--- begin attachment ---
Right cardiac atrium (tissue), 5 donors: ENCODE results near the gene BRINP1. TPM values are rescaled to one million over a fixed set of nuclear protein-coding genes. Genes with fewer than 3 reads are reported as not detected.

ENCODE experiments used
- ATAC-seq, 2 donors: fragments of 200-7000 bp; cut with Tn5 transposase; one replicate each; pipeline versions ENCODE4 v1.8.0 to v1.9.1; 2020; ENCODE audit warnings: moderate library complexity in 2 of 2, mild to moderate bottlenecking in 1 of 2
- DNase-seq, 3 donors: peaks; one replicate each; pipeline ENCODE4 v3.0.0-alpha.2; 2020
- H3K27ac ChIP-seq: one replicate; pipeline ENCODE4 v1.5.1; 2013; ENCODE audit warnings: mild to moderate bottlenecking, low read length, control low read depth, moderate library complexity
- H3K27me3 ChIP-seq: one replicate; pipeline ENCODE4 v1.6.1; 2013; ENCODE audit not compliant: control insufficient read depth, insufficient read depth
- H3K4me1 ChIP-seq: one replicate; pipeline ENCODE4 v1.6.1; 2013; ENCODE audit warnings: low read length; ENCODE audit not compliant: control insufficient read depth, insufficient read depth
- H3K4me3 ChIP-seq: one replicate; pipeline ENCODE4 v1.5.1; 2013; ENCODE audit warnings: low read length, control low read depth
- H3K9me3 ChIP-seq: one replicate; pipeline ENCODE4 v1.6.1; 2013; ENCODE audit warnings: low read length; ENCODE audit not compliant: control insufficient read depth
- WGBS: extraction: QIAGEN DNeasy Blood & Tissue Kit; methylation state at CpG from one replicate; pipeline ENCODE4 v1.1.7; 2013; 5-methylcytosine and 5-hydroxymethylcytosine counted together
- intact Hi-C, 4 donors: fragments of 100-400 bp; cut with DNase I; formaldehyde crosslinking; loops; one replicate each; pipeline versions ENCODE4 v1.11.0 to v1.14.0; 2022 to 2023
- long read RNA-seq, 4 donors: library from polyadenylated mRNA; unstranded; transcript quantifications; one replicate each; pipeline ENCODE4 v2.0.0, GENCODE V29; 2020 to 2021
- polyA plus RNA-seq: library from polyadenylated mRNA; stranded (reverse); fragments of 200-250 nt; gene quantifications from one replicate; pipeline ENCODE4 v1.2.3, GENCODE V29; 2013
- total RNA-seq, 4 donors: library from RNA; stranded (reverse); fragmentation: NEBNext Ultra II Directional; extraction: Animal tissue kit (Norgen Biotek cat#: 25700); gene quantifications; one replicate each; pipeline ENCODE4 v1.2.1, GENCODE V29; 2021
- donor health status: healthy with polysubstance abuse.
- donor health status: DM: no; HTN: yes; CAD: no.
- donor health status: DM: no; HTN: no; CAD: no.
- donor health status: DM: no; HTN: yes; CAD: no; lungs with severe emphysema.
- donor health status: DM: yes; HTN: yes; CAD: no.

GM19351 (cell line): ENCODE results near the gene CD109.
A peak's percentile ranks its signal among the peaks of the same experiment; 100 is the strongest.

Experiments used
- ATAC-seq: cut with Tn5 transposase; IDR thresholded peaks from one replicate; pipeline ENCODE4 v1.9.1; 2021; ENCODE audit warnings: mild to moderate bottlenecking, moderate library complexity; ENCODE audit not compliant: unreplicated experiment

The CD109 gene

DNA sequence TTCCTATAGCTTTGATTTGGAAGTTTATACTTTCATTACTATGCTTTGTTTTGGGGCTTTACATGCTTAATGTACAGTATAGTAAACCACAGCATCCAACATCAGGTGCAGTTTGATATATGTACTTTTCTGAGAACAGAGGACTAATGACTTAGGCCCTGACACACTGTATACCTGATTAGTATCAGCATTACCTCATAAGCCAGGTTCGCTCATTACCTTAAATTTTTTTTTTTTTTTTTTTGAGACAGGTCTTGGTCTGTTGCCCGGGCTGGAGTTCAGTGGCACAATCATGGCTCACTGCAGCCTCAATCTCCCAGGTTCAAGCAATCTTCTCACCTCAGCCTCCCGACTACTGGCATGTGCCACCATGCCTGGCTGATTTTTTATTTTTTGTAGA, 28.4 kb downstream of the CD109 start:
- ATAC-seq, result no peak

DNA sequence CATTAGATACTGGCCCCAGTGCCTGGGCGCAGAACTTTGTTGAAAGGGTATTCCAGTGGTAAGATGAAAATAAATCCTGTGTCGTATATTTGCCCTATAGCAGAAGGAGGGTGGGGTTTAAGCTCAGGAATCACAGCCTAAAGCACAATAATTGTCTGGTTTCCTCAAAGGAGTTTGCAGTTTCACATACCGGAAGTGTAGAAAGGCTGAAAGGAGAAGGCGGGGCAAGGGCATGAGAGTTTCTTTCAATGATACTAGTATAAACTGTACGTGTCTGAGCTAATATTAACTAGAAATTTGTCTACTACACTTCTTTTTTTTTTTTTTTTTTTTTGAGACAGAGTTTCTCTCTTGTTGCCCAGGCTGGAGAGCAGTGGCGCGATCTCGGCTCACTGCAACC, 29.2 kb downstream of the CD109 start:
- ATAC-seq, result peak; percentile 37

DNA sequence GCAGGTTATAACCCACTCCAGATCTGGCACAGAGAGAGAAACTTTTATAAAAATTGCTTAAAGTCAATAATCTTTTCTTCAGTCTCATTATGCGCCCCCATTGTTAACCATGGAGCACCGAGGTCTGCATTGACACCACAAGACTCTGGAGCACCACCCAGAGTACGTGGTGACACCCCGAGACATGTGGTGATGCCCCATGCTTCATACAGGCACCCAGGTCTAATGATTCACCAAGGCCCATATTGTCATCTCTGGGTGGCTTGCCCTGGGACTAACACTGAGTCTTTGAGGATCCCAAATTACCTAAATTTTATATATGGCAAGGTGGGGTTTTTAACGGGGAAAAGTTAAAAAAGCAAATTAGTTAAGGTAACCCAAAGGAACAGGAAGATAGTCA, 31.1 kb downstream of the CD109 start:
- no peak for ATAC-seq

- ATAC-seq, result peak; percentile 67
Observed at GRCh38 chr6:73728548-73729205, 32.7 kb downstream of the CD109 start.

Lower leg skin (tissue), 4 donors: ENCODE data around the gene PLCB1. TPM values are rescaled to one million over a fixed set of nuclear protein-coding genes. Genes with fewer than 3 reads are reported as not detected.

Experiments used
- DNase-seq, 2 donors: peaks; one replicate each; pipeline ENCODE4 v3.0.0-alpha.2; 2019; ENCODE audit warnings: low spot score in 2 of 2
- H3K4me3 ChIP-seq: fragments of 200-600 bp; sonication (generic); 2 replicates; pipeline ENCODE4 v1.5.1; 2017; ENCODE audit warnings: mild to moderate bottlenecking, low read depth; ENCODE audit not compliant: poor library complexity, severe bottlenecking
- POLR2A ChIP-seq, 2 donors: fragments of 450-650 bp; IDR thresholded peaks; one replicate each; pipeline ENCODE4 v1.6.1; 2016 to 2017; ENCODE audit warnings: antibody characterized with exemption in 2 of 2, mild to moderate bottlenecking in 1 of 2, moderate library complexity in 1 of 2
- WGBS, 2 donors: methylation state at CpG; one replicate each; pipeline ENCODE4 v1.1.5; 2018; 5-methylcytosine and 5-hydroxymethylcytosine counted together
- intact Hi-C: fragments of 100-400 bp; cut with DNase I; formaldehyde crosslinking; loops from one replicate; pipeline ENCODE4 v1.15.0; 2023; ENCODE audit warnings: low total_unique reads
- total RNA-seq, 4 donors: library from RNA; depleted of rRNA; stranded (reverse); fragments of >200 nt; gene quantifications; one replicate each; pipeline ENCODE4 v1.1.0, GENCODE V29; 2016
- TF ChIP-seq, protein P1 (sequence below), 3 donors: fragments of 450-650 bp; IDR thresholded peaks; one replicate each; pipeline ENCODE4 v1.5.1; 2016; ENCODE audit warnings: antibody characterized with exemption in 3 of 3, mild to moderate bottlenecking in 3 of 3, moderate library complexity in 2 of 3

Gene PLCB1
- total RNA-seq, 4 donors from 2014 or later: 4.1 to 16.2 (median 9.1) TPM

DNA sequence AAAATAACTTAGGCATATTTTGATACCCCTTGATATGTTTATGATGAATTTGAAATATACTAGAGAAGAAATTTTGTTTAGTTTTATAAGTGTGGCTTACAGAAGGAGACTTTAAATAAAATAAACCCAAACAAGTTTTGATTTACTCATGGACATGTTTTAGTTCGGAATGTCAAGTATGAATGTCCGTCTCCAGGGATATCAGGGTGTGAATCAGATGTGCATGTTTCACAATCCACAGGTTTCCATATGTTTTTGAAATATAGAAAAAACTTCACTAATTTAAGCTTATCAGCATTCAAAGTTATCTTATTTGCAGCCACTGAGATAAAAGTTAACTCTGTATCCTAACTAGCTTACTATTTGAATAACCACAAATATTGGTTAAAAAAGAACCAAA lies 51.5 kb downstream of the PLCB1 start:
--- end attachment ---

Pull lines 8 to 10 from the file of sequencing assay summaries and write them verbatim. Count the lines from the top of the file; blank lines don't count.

- H3K4me3 ChIP-seq: one replicate; pipeline ENCODE4 v1.5.1; 2013; ENCODE audit warnings: low read length, control low read depth
- H3K9me3 ChIP-seq: one replicate; pipeline ENCODE4 v1.6.1; 2013; ENCODE audit warnings: low read length; ENCODE audit not compliant: control insufficient read depth
- WGBS: extraction: QIAGEN DNeasy Blood & Tissue Kit; methylation state at CpG from one replicate; pipeline ENCODE4 v1.1.7; 2013; 5-methylcytosine and 5-hydroxymethylcytosine counted together